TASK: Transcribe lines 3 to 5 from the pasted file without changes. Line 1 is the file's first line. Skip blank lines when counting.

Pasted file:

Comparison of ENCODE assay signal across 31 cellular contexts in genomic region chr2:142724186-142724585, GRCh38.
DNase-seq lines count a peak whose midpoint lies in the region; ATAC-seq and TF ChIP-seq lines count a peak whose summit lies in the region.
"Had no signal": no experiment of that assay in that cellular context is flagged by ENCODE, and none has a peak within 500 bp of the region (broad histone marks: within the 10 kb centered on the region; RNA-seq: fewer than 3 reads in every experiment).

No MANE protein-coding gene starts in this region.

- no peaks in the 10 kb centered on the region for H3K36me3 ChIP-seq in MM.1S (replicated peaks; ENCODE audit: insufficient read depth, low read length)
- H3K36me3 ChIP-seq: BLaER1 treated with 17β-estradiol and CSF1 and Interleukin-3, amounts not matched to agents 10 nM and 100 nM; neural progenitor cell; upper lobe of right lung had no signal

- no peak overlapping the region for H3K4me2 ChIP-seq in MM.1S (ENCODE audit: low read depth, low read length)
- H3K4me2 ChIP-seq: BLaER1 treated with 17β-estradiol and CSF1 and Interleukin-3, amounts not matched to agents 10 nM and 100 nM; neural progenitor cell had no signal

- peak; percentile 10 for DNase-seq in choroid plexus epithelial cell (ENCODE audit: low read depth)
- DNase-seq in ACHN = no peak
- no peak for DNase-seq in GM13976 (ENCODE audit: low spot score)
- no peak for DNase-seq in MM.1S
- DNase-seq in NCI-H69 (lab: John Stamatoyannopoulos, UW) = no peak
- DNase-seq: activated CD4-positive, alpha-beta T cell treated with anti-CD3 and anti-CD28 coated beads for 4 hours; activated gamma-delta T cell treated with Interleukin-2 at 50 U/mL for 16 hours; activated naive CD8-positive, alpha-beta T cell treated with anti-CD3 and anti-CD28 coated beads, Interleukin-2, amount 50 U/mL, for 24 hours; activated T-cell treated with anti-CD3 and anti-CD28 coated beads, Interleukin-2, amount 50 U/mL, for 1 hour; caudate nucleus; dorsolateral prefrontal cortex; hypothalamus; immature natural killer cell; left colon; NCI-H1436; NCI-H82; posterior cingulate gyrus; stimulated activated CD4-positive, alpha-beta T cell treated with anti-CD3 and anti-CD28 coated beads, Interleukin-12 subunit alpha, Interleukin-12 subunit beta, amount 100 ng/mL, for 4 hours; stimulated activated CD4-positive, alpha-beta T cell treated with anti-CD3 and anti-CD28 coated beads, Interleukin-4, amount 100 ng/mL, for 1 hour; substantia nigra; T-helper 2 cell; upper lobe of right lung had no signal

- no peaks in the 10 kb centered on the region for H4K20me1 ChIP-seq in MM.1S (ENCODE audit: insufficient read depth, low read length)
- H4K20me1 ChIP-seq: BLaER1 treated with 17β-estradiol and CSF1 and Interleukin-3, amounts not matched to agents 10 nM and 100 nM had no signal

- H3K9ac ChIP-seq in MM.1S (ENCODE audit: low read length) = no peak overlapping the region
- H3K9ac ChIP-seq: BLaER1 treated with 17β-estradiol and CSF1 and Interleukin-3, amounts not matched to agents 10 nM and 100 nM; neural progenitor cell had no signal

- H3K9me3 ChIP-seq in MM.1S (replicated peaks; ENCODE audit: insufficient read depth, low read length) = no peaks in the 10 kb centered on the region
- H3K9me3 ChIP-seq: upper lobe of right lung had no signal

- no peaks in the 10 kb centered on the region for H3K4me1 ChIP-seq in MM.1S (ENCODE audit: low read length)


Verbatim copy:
"Had no signal": no experiment of that assay in that cellular context is flagged by ENCODE, and none has a peak within 500 bp of the region (broad histone marks: within the 10 kb centered on the region; RNA-seq: fewer than 3 reads in every experiment).

No MANE protein-coding gene starts in this region.

- no peaks in the 10 kb centered on the region for H3K36me3 ChIP-seq in MM.1S (replicated peaks; ENCODE audit: insufficient read depth, low read length)